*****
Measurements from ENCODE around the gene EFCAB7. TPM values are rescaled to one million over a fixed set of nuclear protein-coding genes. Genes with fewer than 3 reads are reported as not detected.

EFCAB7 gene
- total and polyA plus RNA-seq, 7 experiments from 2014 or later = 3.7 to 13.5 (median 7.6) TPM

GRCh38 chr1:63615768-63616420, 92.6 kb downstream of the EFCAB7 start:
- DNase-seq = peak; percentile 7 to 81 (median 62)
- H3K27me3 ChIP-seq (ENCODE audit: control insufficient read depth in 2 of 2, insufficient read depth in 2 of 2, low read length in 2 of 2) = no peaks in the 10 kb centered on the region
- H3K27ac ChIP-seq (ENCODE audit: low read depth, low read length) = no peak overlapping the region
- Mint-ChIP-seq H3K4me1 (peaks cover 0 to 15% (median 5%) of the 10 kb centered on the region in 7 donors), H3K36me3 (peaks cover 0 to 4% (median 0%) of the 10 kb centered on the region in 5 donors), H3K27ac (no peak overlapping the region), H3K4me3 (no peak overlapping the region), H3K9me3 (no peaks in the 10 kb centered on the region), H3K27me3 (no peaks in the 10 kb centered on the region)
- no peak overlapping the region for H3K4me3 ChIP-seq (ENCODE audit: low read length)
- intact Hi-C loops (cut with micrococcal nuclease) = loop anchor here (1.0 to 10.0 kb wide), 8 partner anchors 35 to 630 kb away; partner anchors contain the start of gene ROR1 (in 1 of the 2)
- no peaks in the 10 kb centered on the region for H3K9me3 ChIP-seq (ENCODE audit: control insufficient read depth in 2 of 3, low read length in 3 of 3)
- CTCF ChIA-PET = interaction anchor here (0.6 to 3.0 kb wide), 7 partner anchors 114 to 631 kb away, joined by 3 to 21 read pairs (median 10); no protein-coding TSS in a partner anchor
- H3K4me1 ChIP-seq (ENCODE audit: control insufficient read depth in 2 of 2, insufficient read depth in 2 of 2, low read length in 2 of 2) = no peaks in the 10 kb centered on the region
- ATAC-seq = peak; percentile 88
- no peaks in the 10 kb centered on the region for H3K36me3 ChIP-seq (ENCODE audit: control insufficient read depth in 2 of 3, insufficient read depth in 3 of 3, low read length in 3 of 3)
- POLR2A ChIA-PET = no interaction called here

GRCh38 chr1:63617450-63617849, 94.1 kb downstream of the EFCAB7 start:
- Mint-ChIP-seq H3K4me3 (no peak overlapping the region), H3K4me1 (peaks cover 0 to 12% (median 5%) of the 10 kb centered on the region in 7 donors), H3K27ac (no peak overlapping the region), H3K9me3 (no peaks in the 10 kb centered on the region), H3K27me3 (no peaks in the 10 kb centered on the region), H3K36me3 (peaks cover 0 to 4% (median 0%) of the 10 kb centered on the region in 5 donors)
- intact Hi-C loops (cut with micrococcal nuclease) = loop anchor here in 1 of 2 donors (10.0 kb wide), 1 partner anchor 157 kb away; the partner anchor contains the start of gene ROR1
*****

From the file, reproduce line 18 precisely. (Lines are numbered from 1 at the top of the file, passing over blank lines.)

- Mint-ChIP-seq H3K4me3 (no peak overlapping the region), H3K4me1 (peaks cover 0 to 12% (median 5%) of the 10 kb centered on the region in 7 donors), H3K27ac (no peak overlapping the region), H3K9me3 (no peaks in the 10 kb centered on the region), H3K27me3 (no peaks in the 10 kb centered on the region), H3K36me3 (peaks cover 0 to 4% (median 0%) of the 10 kb centered on the region in 5 donors)